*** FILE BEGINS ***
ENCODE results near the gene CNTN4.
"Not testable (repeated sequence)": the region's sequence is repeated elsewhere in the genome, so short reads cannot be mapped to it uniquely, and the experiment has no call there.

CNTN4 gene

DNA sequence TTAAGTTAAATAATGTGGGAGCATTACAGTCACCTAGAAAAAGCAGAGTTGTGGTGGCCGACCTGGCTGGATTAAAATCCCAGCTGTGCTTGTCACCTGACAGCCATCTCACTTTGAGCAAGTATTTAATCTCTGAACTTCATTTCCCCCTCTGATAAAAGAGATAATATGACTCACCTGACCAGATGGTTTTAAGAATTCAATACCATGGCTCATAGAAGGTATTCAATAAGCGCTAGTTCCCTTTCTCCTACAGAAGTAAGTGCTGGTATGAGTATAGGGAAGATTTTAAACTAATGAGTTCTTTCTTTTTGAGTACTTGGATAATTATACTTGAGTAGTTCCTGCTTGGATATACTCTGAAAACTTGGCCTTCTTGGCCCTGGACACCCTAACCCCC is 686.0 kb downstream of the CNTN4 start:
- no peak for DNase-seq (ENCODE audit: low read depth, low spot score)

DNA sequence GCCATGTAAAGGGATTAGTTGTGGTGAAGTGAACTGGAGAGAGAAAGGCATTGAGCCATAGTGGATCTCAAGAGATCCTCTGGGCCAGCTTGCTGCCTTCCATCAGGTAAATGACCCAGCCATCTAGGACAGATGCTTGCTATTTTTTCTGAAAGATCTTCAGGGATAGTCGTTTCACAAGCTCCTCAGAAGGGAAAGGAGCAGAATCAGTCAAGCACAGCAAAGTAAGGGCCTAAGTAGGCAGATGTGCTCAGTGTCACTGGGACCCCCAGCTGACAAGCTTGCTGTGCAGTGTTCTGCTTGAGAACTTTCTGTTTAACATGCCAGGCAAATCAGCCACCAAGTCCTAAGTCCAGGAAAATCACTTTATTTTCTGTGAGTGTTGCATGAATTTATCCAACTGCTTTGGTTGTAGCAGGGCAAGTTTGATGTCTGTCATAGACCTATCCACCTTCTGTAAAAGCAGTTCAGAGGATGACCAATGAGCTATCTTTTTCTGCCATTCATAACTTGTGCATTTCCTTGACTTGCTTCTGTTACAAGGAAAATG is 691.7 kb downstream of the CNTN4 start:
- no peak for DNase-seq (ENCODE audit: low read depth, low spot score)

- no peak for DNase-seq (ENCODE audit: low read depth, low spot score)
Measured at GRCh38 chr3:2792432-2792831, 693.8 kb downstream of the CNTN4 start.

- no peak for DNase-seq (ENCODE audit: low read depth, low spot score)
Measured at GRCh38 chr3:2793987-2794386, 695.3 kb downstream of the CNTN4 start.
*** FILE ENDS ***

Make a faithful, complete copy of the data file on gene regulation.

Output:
ENCODE results near the gene CNTN4.
"Not testable (repeated sequence)": the region's sequence is repeated elsewhere in the genome, so short reads cannot be mapped to it uniquely, and the experiment has no call there.

CNTN4 gene

DNA sequence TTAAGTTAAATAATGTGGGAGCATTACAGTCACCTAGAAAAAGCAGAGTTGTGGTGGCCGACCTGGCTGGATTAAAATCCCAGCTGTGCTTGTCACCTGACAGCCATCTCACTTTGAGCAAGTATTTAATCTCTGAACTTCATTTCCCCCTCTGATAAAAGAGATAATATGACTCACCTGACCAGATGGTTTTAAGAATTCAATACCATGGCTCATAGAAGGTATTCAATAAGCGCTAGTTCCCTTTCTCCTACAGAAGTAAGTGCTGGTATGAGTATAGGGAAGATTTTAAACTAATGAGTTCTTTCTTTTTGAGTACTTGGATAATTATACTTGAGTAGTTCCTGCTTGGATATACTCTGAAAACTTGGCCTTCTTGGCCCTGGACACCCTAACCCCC is 686.0 kb downstream of the CNTN4 start:
- no peak for DNase-seq (ENCODE audit: low read depth, low spot score)

DNA sequence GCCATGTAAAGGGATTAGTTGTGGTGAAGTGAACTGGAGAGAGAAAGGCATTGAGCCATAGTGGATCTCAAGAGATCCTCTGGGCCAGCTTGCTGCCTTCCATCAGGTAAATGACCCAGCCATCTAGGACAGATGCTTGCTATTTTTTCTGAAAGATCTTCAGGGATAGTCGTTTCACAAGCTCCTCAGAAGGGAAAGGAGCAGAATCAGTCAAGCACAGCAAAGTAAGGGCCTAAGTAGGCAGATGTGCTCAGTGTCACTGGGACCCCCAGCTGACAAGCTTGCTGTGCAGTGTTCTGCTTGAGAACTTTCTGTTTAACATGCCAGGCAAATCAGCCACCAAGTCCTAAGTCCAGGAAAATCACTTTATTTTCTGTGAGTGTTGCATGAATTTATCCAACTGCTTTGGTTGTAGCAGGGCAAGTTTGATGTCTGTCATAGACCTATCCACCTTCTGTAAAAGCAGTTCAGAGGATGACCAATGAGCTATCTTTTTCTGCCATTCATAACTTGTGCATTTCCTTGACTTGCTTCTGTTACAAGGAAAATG is 691.7 kb downstream of the CNTN4 start:
- no peak for DNase-seq (ENCODE audit: low read depth, low spot score)

- no peak for DNase-seq (ENCODE audit: low read depth, low spot score)
Measured at GRCh38 chr3:2792432-2792831, 693.8 kb downstream of the CNTN4 start.

- no peak for DNase-seq (ENCODE audit: low read depth, low spot score)
Measured at GRCh38 chr3:2793987-2794386, 695.3 kb downstream of the CNTN4 start.